Material Georgia 1733 – 1900: Two Decades of Scholarship

Material Georgia 1733 – 1900: Two Decades of Scholarship
To celebrate two decades of its Henry D. Green Center for the Study of the Decorative Arts, the Georgia Museum of Art at the University of Georgia organized the exhibition “Material Georgia 1733 – 1900: Two Decades of Scholarship,” on which this heavily illustrated catalogue expands. It takes a comprehensive look at Georgia’s diverse contributions to early decorative arts and summarizes the scholarship of the past 20 years. It focuses on revealing new discoveries made in the field, pointing a way forward and making the case Georgia can hold its own against any other state in terms of the quality of its decorative arts. “Material Georgia” surveys Georgia decorative art in media including furniture, silver, pottery, textiles, basketry and portraits. Georgia has had a troubled history, shaped by the system of slavery and widespread inequality, but its diverse material culture tells about the lives of all its people.

Dale L. Couch, editor and author of much of this catalogue, is curator of decorative arts at the Georgia Museum of Art and directs the Henry D. Green Center for the Study of the Decorative Arts there. Other authors include Linda Chesnut, chair of the museum’s Decorative Arts Advisory Committee; Daniel Chamberlin, independent scholar and former Green Center intern; silver expert Charlotte Morley Crabtree; graduate intern Ashlyn Davis; early Georgia furniture expert Jeff Finch; Jenny Garwood, adjunct curator of textiles and curatorial and administrative associate at MESDA; Brenda Hornsby Heindl, independent scholar and practicing potter; Maryellen Higginbotham, retired curator of the Root House Museum in Marietta, Georgia; Robert Leath, chief curator and vice president at MESDA; Joseph Litts, master’s student at the University of Delaware and former Green Center intern; Keith M. McCurry, an authority on early furniture from the upstate of South Carolina; Caroline Rainey, an independent scholar focused on early American material culture and former Green Center intern; James Rooks, master’s candidate in the UGA historic preservation program and Green Center intern; and Kathleen Staples, independent scholar in the social and cultural history of England and the Americas as expressed through textiles and related craft.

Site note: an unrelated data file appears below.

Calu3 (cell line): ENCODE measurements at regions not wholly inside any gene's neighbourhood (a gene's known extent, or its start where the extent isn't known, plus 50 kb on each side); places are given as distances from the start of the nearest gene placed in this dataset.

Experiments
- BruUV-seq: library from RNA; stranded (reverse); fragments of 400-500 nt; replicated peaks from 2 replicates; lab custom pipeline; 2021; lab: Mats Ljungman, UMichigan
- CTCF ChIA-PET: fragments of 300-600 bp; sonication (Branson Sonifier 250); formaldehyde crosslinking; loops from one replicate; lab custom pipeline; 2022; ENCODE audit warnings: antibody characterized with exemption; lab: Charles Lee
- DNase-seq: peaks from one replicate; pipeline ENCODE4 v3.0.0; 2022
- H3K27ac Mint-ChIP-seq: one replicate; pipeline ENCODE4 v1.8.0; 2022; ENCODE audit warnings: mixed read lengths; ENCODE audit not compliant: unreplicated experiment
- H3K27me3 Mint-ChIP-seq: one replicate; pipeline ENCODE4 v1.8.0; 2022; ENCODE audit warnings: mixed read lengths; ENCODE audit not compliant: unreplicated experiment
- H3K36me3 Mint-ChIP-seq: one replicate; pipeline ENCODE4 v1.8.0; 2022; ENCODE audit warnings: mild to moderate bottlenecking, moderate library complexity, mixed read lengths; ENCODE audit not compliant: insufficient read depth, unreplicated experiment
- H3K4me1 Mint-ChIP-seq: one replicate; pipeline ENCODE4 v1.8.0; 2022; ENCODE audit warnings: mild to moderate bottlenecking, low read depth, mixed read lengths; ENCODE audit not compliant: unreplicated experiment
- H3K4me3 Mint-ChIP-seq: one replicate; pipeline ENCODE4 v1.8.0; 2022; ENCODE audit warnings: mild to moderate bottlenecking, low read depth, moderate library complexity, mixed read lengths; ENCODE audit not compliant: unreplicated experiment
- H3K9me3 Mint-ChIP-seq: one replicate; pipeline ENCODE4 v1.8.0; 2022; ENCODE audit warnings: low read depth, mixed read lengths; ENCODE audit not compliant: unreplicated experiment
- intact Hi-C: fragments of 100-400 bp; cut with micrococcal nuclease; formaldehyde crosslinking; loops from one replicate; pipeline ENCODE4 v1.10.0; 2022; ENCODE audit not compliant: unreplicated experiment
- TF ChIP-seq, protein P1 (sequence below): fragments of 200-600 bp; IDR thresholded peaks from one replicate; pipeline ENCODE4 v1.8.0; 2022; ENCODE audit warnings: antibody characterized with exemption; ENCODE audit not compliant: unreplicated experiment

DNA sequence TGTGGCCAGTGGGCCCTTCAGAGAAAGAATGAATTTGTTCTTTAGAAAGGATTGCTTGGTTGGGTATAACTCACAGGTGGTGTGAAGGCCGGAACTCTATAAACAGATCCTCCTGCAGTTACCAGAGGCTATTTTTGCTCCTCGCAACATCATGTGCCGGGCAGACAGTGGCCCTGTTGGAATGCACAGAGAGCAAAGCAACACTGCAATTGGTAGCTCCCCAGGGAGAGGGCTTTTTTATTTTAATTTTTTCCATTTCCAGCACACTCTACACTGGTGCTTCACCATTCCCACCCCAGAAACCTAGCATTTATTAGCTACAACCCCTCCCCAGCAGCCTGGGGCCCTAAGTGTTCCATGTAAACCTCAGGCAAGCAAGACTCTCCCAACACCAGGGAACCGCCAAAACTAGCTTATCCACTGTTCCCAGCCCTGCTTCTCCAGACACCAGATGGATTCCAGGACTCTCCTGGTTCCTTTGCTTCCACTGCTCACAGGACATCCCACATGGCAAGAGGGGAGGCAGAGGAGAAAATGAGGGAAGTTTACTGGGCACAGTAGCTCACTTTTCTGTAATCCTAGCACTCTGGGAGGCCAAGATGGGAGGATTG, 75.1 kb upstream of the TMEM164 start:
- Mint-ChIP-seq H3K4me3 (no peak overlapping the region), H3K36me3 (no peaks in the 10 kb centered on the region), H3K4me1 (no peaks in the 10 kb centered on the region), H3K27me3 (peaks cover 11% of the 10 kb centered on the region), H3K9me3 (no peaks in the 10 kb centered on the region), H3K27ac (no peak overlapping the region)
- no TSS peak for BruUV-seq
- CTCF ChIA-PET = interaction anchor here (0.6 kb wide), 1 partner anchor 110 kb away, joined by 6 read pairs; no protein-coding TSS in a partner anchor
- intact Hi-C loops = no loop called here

240 pages; $60 (hardcover) ISBN: 978-194665711-4 Publishing Date: December 2019

Stock number:

4565622

Price:

$60.00